Question: What do these six wines have in common?
- Castoro 2017 Falanghina CCOF estate
ITALY: white grape; sample
- Kenneth Volk 2012 Verdelho
PORTUGAL: white grape; purchased
- Barton 2017 “HOLIDAY” Clairette Blanche
FRANCE: Rhone white grape; sample
- Epoch 2018
FRANCE: Rhone white grape blend: grenache blanc leads–
biodynamic; Sue purchased at winery
- Tablas Creek 2017
FRANCE: Rhone white grape blend; Rousanne leads; sample
- Eberle 2018 Muscat canelli
GREEK/ITALY: Greek white grape but most well known as Italian
Answer: These wines are all from Paso Robles CA and all might be considered wines made from “god-forsaken grapes” — grapes that are not common or unexpected in their home country AND not likely to be found outside their home country where they might not be all that appreciated either. And that’s the theme for this month’s Wine Pairing weekend prompt hosted by Culinary Cam– “godforsaken grapes” — a title that I hate that goes with a book I haven’t read but that I understand is quite entertaining and well written.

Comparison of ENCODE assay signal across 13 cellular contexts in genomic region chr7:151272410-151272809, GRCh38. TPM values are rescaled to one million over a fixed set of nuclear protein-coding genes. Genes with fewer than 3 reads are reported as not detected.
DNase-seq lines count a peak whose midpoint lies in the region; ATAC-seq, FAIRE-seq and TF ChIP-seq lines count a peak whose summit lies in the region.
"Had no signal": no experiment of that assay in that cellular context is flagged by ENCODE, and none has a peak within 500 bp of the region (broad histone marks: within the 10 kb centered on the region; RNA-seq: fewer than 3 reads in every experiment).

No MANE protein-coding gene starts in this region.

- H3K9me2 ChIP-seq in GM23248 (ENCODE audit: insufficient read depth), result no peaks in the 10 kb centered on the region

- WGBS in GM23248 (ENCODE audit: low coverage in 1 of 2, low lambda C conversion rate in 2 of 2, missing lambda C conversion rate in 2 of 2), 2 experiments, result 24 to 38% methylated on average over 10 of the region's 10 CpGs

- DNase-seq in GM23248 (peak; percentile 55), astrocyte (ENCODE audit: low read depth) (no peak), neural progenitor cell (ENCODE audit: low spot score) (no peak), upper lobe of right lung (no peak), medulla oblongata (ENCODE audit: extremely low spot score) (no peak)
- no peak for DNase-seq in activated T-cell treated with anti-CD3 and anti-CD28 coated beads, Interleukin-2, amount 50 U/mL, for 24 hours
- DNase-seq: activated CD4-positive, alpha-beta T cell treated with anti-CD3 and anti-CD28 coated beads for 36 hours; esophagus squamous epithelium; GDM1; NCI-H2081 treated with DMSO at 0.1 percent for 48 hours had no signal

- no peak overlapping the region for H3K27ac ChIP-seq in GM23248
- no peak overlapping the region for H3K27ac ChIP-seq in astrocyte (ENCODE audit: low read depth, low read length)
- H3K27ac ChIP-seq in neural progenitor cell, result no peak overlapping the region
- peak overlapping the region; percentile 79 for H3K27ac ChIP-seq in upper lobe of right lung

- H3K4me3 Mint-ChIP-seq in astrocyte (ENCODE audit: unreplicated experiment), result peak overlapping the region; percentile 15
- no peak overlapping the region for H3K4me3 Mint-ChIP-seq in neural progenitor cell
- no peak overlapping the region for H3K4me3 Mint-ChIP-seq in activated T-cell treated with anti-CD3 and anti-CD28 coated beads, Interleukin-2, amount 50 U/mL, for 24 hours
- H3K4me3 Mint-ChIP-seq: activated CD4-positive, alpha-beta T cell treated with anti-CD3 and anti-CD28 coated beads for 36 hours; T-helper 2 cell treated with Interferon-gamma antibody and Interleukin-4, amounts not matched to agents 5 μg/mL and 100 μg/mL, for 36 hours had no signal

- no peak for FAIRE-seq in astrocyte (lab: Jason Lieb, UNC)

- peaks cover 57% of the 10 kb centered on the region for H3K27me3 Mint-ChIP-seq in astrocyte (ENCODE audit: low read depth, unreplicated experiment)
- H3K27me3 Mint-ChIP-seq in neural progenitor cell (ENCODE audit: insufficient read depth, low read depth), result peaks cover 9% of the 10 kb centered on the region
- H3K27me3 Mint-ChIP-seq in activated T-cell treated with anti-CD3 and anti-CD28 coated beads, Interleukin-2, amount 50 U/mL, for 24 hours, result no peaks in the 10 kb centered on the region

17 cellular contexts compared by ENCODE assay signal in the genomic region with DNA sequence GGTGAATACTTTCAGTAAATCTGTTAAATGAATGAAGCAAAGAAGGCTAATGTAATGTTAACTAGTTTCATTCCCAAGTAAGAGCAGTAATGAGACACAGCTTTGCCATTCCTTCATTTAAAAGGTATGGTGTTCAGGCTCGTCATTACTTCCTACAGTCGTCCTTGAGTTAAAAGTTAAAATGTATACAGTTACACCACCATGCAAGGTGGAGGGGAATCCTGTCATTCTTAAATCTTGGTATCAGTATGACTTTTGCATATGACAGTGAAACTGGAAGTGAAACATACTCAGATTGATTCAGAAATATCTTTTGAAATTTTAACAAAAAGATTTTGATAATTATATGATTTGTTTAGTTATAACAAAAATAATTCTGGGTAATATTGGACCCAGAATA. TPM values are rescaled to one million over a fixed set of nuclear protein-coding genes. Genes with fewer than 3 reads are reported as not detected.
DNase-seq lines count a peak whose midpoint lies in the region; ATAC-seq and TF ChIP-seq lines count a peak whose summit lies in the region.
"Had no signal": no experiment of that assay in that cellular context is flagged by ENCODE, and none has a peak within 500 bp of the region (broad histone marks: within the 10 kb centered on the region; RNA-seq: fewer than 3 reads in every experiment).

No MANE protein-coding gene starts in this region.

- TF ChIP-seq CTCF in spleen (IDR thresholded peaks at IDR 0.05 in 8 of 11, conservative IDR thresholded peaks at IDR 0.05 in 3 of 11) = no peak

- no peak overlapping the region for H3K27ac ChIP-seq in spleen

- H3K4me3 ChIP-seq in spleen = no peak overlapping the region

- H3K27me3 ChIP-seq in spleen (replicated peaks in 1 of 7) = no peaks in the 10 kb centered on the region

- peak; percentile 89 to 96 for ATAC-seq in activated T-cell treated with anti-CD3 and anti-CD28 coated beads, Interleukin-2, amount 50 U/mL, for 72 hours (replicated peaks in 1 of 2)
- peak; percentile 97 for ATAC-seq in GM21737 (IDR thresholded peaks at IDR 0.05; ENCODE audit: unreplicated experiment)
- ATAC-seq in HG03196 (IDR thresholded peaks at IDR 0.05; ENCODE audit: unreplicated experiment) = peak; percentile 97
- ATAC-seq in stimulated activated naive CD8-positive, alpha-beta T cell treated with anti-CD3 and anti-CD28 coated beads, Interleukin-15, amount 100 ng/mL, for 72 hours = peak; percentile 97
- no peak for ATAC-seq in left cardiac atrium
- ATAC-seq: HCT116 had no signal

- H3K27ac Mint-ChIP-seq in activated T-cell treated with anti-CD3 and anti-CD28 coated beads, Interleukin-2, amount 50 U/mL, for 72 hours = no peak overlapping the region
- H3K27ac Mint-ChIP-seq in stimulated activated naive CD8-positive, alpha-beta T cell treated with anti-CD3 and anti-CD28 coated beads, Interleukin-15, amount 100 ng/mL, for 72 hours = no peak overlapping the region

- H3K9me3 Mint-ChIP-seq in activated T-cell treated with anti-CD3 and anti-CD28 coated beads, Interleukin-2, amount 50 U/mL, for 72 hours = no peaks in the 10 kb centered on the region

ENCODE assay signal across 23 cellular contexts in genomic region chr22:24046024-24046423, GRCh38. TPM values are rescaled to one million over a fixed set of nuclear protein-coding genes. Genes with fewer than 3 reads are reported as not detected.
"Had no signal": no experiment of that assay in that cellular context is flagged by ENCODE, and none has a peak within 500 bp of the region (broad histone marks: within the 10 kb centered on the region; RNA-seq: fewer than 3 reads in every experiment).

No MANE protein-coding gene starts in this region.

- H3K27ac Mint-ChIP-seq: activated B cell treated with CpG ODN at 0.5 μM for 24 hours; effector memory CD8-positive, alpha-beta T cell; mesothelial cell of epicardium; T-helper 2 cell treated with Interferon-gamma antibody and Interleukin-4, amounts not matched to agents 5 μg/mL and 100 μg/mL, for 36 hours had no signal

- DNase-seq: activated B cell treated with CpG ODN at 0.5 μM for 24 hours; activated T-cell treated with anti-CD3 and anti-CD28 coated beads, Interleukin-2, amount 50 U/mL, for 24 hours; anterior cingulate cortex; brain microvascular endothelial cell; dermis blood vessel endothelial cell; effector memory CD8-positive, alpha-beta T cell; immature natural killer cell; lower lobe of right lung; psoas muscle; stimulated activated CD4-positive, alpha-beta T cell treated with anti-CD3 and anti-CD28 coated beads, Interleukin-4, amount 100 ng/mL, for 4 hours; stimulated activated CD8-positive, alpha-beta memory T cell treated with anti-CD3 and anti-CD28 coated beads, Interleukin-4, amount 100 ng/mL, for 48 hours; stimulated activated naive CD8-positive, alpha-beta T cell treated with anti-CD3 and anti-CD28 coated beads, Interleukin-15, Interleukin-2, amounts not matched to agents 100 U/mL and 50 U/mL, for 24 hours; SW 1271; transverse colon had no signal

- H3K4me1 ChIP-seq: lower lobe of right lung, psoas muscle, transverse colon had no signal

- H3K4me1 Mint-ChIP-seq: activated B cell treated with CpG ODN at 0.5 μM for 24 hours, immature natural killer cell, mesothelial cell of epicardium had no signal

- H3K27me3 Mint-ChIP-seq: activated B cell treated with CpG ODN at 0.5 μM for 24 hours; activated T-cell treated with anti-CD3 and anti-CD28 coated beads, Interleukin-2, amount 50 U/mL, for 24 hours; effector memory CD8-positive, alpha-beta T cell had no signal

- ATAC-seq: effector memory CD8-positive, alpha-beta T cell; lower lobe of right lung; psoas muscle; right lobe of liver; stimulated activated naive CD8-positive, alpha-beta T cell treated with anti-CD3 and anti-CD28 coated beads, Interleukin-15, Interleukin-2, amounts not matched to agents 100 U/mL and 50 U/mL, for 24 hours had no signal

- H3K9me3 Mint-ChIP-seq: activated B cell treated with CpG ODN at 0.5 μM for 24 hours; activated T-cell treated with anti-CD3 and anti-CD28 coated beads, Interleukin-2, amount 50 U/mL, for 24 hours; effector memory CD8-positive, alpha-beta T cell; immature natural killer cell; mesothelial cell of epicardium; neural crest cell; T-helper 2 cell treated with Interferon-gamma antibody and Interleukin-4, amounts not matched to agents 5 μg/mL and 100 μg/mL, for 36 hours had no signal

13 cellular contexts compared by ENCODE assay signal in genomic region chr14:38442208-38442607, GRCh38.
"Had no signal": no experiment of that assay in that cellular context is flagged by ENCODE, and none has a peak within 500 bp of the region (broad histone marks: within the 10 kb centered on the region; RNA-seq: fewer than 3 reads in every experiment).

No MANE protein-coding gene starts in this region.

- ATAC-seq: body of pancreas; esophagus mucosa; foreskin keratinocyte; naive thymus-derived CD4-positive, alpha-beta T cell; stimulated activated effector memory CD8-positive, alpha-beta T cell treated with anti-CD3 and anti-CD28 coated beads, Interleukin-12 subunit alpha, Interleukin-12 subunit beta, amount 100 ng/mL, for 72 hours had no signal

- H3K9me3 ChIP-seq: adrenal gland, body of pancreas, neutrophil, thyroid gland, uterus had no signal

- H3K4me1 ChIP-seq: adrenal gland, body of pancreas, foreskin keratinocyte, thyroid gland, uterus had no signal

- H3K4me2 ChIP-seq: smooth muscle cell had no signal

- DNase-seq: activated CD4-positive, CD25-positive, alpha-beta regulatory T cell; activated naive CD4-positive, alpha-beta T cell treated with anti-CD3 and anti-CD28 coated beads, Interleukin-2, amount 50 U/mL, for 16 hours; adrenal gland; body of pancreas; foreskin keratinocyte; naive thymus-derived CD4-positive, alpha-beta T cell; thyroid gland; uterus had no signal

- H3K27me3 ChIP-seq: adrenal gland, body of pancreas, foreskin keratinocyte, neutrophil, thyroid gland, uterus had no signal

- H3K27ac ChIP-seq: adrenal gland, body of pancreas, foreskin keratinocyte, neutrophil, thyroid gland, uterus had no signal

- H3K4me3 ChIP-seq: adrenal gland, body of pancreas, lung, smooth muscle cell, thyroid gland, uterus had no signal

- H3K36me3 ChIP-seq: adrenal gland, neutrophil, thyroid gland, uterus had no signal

As people think first of red wines when think about wine from Central California’s Paso Robles if at all, we thought it would be fun to feature these uncommon and unexpected yet delightful white grapes from this less well known and under-appreciated region that is best known for its zinfandel, syrah, and cabernet blends — wines that are rich and red and often high in alcohol because so much of the AVA gets really hot in the summer.
Tablas Creek, Halter Ranch, Turley, and Justin are some of the better known labels with the first two of them focused on Rhone, Turley with zinfandel, and Justin with Cabernet and other Bordeaux red grapes.